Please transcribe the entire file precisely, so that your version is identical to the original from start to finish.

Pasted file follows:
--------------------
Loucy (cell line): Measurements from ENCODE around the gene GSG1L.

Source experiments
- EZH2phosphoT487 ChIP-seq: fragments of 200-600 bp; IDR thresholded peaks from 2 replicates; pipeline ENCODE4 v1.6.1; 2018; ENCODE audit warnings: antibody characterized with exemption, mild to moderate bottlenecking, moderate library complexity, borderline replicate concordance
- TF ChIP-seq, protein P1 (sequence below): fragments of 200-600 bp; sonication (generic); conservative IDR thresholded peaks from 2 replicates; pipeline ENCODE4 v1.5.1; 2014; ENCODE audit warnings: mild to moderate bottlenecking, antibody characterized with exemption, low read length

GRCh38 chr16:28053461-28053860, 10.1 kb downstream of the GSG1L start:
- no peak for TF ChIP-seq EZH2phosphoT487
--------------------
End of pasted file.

Loucy (cell line): Measurements from ENCODE around the gene GSG1L.

Source experiments
- EZH2phosphoT487 ChIP-seq: fragments of 200-600 bp; IDR thresholded peaks from 2 replicates; pipeline ENCODE4 v1.6.1; 2018; ENCODE audit warnings: antibody characterized with exemption, mild to moderate bottlenecking, moderate library complexity, borderline replicate concordance
- TF ChIP-seq, protein P1 (sequence below): fragments of 200-600 bp; sonication (generic); conservative IDR thresholded peaks from 2 replicates; pipeline ENCODE4 v1.5.1; 2014; ENCODE audit warnings: mild to moderate bottlenecking, antibody characterized with exemption, low read length

GRCh38 chr16:28053461-28053860, 10.1 kb downstream of the GSG1L start:
- no peak for TF ChIP-seq EZH2phosphoT487